Now that you've got an idea of how this whole decluttering process works, find out exactly how to approach each space in your home, according to Gill.
In the Entrance
Your entry area is the first thing you see when you walk in the door after a busy day. It pays off to create a pretty and functional space.
Be curious about your clutter. "Generally, when things get strewn all over, it's because they don't have a clear or intuitive place to go," Gill says. "By taking the time to examine what gets dumped in your entry, you can create an easy inventory of the items that require a storage solution. A typical list might include storage for bags and backpacks, jackets, dog leashes, shoes, mail, keys, and cell phones."
Have a landing station. "If you aren't blessed with a mudroom or generously sized entry closet, fear not," she adds. "You can still create a successful entry station! A pretty ceramic dish is great for tossing keys, cell phones, and loose change. For mail and magazine storage, I love installing wall pockets by the door or simply placing a large pretty basket on your entry table."
Create storage for everything. "Sturdy hooks work well for coats, dog leashes, and bags," she says. "Make sure the hooks are mounted at arm's reach for kids' backpacks and jackets so they can be responsible for their own things. Shoe shelves, cubbies, or labeled bins or baskets will do the trick if you are a no-shoe household. I always encourage my clients to store the majority of shoes in their bedroom closets so their entryway doesn't resemble a shoe store."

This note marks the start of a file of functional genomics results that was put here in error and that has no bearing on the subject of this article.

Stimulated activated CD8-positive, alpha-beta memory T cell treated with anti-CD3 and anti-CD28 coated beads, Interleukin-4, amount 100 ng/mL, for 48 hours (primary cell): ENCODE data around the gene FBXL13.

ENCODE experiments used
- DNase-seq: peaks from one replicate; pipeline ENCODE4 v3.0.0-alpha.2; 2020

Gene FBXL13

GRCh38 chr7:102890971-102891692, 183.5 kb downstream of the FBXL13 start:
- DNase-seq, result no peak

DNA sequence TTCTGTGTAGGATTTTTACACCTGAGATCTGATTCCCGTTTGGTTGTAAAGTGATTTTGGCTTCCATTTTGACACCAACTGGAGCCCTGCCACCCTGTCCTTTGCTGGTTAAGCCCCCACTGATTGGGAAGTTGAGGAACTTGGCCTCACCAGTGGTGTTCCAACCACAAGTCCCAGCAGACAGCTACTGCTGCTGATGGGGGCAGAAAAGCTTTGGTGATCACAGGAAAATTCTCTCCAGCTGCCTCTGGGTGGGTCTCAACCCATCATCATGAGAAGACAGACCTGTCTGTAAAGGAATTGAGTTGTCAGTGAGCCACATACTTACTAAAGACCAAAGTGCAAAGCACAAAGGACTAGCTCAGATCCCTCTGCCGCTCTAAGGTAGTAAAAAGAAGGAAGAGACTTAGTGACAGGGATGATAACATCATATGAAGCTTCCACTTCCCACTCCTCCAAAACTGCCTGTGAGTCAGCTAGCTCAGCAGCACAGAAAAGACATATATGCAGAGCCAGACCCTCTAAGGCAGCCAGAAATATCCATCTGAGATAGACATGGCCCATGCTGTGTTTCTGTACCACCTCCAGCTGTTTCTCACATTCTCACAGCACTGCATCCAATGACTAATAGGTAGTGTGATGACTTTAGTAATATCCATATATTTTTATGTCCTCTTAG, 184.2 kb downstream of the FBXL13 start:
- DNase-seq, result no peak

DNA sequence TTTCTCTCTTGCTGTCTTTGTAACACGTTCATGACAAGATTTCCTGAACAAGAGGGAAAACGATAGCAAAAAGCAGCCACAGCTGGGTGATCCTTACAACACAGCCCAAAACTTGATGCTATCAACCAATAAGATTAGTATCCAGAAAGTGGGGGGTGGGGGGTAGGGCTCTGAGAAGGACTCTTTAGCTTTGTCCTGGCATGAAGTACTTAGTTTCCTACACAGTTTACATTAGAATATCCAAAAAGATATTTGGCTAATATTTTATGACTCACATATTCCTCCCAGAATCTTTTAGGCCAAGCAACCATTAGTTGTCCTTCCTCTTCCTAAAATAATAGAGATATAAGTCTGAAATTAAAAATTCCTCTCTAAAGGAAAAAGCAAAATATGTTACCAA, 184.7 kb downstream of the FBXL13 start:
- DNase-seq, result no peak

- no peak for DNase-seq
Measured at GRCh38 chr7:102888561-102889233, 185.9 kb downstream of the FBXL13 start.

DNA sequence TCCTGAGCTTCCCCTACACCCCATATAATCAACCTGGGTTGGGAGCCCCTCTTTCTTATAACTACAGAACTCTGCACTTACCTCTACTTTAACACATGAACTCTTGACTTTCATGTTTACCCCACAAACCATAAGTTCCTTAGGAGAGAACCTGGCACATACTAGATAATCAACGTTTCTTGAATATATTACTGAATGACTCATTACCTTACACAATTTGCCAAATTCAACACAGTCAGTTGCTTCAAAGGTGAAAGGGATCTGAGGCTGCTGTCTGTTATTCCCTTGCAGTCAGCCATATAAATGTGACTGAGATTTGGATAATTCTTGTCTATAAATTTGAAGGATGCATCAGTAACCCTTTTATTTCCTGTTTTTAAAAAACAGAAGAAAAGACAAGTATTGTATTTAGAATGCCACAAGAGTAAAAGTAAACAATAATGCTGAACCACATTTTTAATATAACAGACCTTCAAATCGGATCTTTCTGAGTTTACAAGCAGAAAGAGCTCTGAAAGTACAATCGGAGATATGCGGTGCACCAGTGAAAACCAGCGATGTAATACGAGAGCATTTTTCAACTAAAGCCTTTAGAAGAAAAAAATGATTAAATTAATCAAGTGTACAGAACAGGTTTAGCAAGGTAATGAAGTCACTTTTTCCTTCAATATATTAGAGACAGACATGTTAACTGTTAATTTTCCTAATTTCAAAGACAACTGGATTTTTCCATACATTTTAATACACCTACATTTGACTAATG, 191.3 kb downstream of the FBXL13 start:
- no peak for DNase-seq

In the Bathroom
Bathroom storage is generally quite limited, so it's important to not overstock your space. Try using bathroom storage for everyday essentials only, and relocate seldom-used items to a storage closet.
Divide and conquer. "Take everything out of the medicine cabinet, and clear out drawers and shelves so you can edit before you organize," Gill says. Once you have edited, you can relocate extra towels, occasional-use products, first aid, and medications into labeled bins in your linen closet. Drawer dividers or shallow bins will keep your toiletries and makeup organized in the bathroom."
Toss expired makeup, first-aid products, and medications, as well as anything else that looks past its prime or that you never use.
Store fewer, better products. "Treat yourself to high-quality makeup, perfume, hand soap, and bath products, since they are items you use every single day," she adds. "Invest in beautiful products you love, and use them up completely before purchasing new products so your bathroom doesn't turn into a graveyard for unused products."
Hang it up. "Hooks are handy for hanging bath and hand towels, robes, and even watches or jewelry for when you are showering or washing your face," she says. "Make sure to mount hooks at arm's reach for easy access."
In the Kitchen
At first glance, your kitchen should look clean and clear—just like a chef's kitchen. Countertop accessories are nice, but try to keep them to items that are also useful.
Cut counter clutter. "Kitchen surfaces tend to be a magnet for clutter," says the professional organizer. "The buildup happens when household items, mail, and paperwork don't have a clearly assigned home. Take a few minutes to relocate what doesn't belong in the kitchen and make sure to assign a permanent home for items like mail or current work projects that get dumped on your counter and turn into stacks of clutter."